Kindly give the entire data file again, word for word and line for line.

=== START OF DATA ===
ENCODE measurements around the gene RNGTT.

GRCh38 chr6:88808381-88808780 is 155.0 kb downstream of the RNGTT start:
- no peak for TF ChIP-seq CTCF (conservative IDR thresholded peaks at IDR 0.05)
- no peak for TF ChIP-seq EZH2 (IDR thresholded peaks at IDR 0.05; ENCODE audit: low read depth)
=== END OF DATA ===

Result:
ENCODE measurements around the gene RNGTT.

GRCh38 chr6:88808381-88808780 is 155.0 kb downstream of the RNGTT start:
- no peak for TF ChIP-seq CTCF (conservative IDR thresholded peaks at IDR 0.05)
- no peak for TF ChIP-seq EZH2 (IDR thresholded peaks at IDR 0.05; ENCODE audit: low read depth)